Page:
Click here to learn more.
Vetstreet. All rights reserved.
Vetstreet does not provide medical advice, diagnosis, or treatment. See Additional Information ›
Contrary to what its name implies, feline leukemia (abbreviated as FeLV or sometimes referred to as “feleuk”) is not a blood cancer – although it can cause cancer affecting the blood. Instead, it is a viral infection that can set up shop anywhere in a cat’s body. Once a cat contracts the virus, it cannot be cured, but keeping a cat current on his vaccinations will prevent disease associated with FeLV. Though it is not a core vaccine, it is recommended for cats at risk for exposure to this dangerous disease.
Feline leukemia virus is moderately contagious, generally transmitted when a cat comes into contact with saliva from an infected cat (via social behaviors, such as mutual grooming and sharing food or water bowls). In-utero , mother-to-kitten transmission can also occur.
Because FeLV can affect almost any organ system in the body, clinical signs can vary significantly. In fact, some cats can seem perfectly healthy, but retain the ability to transmit the disease to others.
Though it’s considered a non-core vaccine, this vaccine is highly recommended by the American Association of Feline Practitioners for all kittens.
Ideally, cats should be tested for FeLV infection before their initial vaccination and when there is a possibility that they have been exposed to FeLV since they were last vaccinated. Only FeLV negative cats should be vaccinated.
This vaccine is administered both as an injectable and transdermal vaccine.
While your veterinarian is always in the best position to advise you on individual vaccination decisions, according to the American Association of Feline Practitioners’ 2006 vaccination guidelines, the FeLV vaccine is recommended according to the following schedule:
Administering a vaccine is a medical procedure, and there are times when a vaccine may not be recommended. For example, your veterinarian may advise against vaccinating an animal that is currently sick, pregnant, or may not have adequate immune system functioning to respond to a vaccination. For pets with a previous history of vaccine reactions, the potential risk of a future vaccine reaction should be weighed against the potential benefits of vaccination. These and other issues are evaluated when deciding what is best for your pet.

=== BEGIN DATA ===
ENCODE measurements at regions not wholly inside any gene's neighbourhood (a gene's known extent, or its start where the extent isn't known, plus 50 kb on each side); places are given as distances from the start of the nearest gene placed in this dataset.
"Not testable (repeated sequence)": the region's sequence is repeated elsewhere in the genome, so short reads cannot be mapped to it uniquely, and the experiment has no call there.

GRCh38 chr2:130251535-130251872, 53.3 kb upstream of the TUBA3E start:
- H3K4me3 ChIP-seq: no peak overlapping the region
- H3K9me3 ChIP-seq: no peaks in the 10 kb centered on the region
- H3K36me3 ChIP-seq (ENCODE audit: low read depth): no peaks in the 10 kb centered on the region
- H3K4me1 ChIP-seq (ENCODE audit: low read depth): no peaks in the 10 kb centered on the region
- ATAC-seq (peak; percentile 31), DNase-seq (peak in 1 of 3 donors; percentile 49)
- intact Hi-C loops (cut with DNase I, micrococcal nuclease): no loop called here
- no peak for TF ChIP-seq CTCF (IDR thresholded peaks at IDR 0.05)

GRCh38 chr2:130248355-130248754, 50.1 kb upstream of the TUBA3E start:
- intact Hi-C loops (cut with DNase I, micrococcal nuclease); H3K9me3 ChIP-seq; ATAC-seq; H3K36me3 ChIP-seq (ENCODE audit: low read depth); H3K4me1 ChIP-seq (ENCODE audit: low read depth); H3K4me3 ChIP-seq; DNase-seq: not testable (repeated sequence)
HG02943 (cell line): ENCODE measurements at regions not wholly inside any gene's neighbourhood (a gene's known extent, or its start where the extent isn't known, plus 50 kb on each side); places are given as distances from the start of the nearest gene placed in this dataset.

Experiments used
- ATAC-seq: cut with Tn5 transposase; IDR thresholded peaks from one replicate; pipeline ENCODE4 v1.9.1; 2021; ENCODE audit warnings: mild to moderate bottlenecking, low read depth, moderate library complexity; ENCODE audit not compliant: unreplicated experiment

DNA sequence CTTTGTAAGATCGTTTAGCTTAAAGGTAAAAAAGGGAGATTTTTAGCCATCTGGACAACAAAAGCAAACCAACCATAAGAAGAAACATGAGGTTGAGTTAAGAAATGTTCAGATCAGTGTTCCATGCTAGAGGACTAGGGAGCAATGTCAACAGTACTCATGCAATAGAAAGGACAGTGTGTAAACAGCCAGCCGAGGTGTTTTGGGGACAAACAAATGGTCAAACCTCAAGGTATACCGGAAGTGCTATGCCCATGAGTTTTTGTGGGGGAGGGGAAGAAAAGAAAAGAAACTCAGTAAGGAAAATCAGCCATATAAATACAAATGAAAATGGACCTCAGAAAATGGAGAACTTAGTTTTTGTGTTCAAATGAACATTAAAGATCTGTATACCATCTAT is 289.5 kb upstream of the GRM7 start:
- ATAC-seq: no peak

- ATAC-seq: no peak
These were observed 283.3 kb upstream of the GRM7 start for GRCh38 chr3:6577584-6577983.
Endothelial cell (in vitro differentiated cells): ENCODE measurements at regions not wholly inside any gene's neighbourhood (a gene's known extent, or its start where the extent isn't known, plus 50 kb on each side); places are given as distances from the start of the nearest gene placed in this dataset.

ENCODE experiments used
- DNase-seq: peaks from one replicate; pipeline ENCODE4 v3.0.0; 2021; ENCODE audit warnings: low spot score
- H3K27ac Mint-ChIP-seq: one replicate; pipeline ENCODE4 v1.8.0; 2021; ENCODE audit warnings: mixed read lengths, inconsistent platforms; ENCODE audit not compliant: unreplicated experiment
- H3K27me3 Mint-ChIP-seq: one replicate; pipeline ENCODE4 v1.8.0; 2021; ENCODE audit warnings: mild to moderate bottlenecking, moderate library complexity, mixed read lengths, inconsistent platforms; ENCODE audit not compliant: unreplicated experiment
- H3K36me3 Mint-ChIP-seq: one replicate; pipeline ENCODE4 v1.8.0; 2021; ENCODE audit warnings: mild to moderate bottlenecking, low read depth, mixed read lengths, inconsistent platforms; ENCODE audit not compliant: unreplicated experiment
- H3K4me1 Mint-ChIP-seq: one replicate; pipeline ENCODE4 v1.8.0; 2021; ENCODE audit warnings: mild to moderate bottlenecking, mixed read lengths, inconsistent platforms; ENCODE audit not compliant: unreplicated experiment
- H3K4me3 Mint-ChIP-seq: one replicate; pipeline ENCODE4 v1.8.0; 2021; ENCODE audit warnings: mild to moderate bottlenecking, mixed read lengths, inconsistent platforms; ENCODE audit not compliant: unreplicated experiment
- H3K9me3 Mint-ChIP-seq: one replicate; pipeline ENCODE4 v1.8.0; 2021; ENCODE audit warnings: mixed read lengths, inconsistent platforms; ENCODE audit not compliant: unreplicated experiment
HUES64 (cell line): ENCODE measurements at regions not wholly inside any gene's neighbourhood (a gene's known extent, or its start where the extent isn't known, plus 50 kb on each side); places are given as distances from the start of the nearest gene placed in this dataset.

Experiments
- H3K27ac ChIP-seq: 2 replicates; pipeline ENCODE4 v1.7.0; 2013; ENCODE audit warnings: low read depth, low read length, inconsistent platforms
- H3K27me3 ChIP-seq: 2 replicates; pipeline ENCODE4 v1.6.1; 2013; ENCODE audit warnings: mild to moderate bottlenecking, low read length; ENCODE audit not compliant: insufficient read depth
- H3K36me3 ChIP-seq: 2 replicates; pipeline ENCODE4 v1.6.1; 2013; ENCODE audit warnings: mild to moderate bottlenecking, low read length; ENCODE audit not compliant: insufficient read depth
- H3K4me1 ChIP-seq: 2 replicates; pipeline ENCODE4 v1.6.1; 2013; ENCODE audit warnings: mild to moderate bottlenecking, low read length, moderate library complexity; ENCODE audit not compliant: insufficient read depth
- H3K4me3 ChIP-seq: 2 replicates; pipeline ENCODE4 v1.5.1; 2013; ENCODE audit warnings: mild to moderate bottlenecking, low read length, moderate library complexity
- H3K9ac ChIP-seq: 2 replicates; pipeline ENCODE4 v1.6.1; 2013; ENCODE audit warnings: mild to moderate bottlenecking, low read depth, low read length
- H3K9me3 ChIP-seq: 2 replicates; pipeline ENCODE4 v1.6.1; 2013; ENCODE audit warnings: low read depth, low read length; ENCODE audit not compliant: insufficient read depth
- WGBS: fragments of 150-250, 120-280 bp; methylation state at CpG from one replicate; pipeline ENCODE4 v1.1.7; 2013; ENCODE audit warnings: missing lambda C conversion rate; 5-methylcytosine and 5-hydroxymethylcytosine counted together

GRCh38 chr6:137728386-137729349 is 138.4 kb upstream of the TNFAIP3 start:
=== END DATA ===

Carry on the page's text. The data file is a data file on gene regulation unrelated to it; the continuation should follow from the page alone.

There is no known alternative to annual FeLV vaccination for cats with sustained risk of exposure to the virus.
Because FeLV is transmitted through contact, keeping sick cats separated from healthy cats can reduce the likelihood of transmission. Any new kitten or cat being introduced into the home should be examined by a veterinarian as soon as possible and separated from all other household pets for a quarantine period. During that time, the new cat should be tested for FeLV and monitored closely for any signs of illness. Any problems should be reported to your veterinarian before introducing the new cat to your other pets.
American Association of Feline Practitioners’ vaccination guidelines
Cornell University College of Veterinary Medicine
This article has been reviewed by a Veterinarian.
Like this article? Have a point of view to share? Let us know!
Six weeks after being rescued from a
rusty broken down truck, Alice is nearly
unrecognizable with her shiny coat.
Probiotics are becoming more and
more popular with people. Our expert explains
whether they could help pets, too.
From the hairless Xolo to the corded
Komondor, these unique-looking dog
breeds really stand out in the crowd.
Do you know what a snood is or how fast
a wild turkey can fly? Check out our fun
facts to see the surprising answers.
Thanksgiving is the perfect time to reflect
on what you love most about your cat —
and to show her some affection…
While it may seem like an awkward
conversation, you shouldn't be afraid to
talk to your vet about your budget.
Before sharing leftover turkey or mashed
potatoes, find out if your favorite holiday
eats are safe or dangerous for…
The Bombay may look like a jaguar, but he’s much more easygoing and laid back than his wild doppelgänger.
Thank you for subscribing.